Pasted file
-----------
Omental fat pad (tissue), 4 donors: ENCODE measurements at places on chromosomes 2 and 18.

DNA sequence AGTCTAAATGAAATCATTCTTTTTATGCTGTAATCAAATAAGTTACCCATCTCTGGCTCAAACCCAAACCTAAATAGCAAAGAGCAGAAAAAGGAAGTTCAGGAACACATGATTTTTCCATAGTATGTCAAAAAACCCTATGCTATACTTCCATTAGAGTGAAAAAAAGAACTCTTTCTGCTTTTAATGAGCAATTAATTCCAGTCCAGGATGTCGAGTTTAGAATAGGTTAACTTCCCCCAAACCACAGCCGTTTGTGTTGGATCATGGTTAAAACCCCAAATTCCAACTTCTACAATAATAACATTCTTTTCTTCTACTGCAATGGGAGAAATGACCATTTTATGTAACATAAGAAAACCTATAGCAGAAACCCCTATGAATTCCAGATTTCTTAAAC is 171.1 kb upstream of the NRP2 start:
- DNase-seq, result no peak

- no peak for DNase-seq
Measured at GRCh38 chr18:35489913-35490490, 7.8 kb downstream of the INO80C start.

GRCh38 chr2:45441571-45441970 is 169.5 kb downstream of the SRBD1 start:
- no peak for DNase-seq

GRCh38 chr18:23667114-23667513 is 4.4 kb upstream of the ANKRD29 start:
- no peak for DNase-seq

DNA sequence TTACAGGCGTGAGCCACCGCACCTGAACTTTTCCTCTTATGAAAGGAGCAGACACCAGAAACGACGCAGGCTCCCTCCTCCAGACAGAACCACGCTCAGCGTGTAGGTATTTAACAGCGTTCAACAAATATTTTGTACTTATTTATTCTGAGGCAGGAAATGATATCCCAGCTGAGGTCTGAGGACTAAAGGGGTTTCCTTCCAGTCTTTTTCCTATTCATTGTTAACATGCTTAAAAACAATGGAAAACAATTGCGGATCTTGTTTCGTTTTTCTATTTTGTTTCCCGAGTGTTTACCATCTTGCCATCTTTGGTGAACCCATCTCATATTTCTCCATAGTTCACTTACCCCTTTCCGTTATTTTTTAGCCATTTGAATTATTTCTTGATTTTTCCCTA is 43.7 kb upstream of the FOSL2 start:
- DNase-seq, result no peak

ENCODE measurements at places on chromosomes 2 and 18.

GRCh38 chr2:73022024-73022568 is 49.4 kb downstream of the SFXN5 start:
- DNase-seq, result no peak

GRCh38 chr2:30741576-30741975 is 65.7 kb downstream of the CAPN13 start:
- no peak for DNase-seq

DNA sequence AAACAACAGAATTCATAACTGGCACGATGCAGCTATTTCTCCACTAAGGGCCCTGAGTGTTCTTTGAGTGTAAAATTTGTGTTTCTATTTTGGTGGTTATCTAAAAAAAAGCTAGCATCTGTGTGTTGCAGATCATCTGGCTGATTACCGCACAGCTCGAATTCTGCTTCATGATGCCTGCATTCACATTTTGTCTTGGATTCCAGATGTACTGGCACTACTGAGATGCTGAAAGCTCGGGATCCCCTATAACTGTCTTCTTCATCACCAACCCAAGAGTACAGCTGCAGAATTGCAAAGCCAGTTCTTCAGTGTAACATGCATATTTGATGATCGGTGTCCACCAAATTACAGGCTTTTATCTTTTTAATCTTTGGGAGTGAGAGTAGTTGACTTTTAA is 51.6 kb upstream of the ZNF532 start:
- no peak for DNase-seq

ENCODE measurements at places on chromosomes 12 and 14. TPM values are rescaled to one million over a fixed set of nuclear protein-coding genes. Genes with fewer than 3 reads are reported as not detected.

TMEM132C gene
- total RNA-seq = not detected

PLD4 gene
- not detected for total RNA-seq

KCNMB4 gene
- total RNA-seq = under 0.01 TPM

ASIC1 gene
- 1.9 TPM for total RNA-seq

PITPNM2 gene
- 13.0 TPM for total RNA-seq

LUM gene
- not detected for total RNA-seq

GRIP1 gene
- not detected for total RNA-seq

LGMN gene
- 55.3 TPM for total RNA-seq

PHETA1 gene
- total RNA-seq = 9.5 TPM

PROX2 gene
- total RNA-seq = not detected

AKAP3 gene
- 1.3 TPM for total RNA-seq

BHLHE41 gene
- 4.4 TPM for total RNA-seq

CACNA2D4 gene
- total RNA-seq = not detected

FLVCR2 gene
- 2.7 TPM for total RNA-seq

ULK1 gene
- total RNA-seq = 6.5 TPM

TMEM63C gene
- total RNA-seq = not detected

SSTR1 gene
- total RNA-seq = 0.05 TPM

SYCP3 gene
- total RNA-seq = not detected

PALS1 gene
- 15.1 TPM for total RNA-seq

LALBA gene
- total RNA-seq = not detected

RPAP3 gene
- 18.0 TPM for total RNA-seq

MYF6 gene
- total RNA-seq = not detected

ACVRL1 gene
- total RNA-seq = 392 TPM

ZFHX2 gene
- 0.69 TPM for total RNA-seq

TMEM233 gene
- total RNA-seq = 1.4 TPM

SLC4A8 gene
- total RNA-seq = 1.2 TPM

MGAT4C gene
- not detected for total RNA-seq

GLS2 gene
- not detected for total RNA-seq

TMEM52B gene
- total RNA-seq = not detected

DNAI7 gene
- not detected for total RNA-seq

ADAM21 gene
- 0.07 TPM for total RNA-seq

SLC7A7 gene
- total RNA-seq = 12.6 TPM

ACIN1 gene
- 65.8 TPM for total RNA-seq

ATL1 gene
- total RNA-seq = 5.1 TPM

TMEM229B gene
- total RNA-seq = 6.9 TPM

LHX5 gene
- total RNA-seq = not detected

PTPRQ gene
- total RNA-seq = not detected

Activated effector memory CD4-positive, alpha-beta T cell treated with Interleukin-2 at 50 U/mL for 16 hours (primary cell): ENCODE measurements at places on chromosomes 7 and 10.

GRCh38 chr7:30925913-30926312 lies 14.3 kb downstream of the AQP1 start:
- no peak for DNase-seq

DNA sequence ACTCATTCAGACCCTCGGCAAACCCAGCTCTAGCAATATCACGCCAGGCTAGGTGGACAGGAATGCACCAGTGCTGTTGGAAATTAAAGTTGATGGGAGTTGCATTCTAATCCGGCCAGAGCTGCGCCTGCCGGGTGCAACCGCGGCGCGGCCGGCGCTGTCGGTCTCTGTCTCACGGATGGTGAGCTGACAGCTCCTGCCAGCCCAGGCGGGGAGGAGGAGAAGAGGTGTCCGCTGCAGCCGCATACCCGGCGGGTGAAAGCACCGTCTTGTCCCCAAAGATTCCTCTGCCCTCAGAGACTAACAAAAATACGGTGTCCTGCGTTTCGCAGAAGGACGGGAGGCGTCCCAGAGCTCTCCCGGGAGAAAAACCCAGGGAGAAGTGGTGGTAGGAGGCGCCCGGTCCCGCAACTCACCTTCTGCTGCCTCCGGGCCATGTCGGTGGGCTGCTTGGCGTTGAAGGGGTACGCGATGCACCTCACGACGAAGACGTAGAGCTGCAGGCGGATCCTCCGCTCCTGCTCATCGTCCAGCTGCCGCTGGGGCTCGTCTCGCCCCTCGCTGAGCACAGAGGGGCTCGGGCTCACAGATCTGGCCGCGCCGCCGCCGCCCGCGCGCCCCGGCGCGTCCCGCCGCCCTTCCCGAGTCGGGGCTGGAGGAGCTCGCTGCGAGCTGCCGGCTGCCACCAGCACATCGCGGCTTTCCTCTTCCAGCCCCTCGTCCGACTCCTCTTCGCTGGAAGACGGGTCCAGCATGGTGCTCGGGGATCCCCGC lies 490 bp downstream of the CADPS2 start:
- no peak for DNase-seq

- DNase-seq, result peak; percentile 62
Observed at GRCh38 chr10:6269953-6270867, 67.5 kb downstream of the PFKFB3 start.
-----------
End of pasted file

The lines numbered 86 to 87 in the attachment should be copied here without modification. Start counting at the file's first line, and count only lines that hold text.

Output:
ATL1 gene
- total RNA-seq = 5.1 TPM